In addition to planning permission, building regulations will apply to conservatory with a construction area of more than 30 square meters.

If the following situations occur, conservatory needs planning permission:

* They are higher than the highest point of the roof

* The height of eaves and ridge is higher than existing houses (single-story and two-story)

The height of the eaves exceeds 3 meters, if it is within 2 meters of the boundary

If the following situations occur, the conservatory on the side needs planning permission:

* Single layer or more than 4 meters

* They are wider than half the width of the “original house”

The conservatory built in the rear needs planning permission if:

* They extend beyond the “rear of the original house” by more than 6 meters (half) or 8 meters (detached house)*

* They are more than 4 meters high

Do you need planning permission for a conservatory roof?

Changing the conservatory roof from glass to tiles will change the nature of the structure from a conservatory to a single-story extension. If the extension meets all the requirements that allow development, no planning permission is required. However, since the structure is no longer considered a “conservatory” exemption, it does need to meet relevant building regulations.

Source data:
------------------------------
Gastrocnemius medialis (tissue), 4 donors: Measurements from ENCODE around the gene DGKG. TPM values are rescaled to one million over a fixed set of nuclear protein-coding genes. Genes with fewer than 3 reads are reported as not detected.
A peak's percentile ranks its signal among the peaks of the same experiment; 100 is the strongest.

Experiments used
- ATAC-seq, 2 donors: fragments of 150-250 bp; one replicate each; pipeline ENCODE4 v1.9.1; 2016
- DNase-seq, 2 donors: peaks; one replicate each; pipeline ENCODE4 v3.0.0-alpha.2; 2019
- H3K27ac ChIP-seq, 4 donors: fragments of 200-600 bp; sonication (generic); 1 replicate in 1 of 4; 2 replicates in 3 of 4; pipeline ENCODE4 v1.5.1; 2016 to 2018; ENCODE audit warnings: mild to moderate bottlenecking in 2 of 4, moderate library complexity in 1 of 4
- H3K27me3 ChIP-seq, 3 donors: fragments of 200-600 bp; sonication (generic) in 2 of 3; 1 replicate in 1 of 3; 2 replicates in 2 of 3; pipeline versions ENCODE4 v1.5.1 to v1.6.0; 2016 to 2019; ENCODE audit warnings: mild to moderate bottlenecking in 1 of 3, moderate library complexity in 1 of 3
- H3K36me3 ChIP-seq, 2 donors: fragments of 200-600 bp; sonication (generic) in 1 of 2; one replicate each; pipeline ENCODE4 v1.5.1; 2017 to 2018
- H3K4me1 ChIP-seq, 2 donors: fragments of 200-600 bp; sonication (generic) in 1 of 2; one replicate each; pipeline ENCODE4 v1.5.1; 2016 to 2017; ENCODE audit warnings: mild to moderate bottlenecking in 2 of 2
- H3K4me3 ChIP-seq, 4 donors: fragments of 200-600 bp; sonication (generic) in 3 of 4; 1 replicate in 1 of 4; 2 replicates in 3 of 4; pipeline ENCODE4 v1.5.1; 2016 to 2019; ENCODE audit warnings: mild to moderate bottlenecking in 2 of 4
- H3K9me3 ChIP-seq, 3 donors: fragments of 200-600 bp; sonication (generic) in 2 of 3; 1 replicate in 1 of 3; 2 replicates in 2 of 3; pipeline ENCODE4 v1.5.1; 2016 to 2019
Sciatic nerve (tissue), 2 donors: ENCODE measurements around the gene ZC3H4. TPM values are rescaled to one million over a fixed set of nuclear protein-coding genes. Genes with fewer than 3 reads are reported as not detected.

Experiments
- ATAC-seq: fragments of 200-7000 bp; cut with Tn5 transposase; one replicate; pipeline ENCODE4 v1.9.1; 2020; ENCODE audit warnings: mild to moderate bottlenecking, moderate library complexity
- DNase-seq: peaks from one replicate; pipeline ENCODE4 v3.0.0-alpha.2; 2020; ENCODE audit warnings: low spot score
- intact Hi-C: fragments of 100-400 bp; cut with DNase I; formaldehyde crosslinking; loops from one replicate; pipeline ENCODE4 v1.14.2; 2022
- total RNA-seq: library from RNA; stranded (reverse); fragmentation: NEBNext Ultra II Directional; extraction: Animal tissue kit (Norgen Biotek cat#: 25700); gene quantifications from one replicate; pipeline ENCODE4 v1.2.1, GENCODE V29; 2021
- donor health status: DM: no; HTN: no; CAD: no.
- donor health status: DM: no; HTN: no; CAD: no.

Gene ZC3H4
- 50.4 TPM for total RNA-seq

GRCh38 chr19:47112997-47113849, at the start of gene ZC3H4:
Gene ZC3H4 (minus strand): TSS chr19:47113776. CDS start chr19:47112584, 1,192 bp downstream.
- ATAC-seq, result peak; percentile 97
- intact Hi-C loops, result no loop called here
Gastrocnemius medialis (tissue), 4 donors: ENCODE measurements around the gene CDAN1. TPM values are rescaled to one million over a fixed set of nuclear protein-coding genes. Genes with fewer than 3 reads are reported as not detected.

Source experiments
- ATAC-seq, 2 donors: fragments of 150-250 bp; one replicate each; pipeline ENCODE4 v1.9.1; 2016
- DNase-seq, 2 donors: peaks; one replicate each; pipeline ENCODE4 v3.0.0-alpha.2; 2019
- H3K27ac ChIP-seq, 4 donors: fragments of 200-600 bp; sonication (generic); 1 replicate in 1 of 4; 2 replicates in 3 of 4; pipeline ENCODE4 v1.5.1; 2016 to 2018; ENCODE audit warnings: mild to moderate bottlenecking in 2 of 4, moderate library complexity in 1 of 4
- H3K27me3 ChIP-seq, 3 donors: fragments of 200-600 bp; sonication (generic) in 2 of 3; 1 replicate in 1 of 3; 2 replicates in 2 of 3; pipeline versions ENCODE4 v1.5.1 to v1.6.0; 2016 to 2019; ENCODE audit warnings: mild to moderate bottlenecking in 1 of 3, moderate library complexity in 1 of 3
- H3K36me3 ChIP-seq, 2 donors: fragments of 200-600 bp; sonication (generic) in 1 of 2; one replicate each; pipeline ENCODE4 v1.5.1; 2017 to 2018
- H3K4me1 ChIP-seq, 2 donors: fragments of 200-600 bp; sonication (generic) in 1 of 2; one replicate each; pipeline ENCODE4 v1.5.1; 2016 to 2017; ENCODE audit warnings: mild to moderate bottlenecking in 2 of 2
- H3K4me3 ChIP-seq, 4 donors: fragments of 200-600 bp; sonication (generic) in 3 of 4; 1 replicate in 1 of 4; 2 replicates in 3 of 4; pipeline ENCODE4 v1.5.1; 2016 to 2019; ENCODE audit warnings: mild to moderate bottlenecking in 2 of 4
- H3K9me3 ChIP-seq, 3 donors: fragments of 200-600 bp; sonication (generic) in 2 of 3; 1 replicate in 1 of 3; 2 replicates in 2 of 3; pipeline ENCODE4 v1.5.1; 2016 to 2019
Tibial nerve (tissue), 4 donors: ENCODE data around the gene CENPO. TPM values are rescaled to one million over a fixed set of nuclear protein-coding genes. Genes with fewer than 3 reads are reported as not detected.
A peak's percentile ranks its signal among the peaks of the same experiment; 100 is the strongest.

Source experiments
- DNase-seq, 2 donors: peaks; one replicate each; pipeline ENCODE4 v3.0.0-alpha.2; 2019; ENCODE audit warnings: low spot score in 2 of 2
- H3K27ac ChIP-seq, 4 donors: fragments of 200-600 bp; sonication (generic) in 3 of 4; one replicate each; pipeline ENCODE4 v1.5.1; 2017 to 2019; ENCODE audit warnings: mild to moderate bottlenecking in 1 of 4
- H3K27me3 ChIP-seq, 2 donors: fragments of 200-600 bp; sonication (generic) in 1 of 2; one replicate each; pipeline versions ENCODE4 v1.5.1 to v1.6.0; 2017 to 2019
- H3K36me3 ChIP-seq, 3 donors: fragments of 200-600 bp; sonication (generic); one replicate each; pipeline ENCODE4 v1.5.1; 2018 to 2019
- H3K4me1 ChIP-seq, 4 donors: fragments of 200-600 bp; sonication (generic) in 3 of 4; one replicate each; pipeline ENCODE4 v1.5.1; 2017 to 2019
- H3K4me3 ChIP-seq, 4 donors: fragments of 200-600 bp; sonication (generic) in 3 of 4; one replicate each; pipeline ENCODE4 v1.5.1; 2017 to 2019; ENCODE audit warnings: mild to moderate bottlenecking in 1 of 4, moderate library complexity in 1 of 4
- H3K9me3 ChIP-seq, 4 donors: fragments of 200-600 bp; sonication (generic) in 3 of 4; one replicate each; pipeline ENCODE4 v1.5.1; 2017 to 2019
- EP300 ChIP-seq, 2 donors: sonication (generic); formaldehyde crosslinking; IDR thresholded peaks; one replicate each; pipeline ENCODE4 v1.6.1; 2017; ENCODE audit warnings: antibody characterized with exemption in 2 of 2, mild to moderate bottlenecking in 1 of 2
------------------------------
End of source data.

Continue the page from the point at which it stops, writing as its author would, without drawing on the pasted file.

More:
Do you need planning permission for a conservatory with a radiator ?

Conservatory does not require planning permission for independent radiators, but building codes are required if the heating system is connected to other parts of the house.

To ensure that your conservatory is classified as a conservatory and does not require building regulations, it must have a heating system independent of the house. This is defined by having a separate heating control in the conservatory, for example, an independent electric radiator.

Conclusion

Do you need planning permission for a conservatory? This is usually one of the first questions asked by anyone who wants to add a conservatory to their home, and in most cases, you don’t need planning permission. This is because the conservatory is considered to allow development and is therefore not subject to planning permission. In fact, in recent years, planning legislation has been relaxed, which makes adding a conservatory in your home an easier process. The range of conservatory that do not require planning permission has been significantly increased, providing a series of styles and designs suitable for your property.

Originally published at https://www.tlw.com.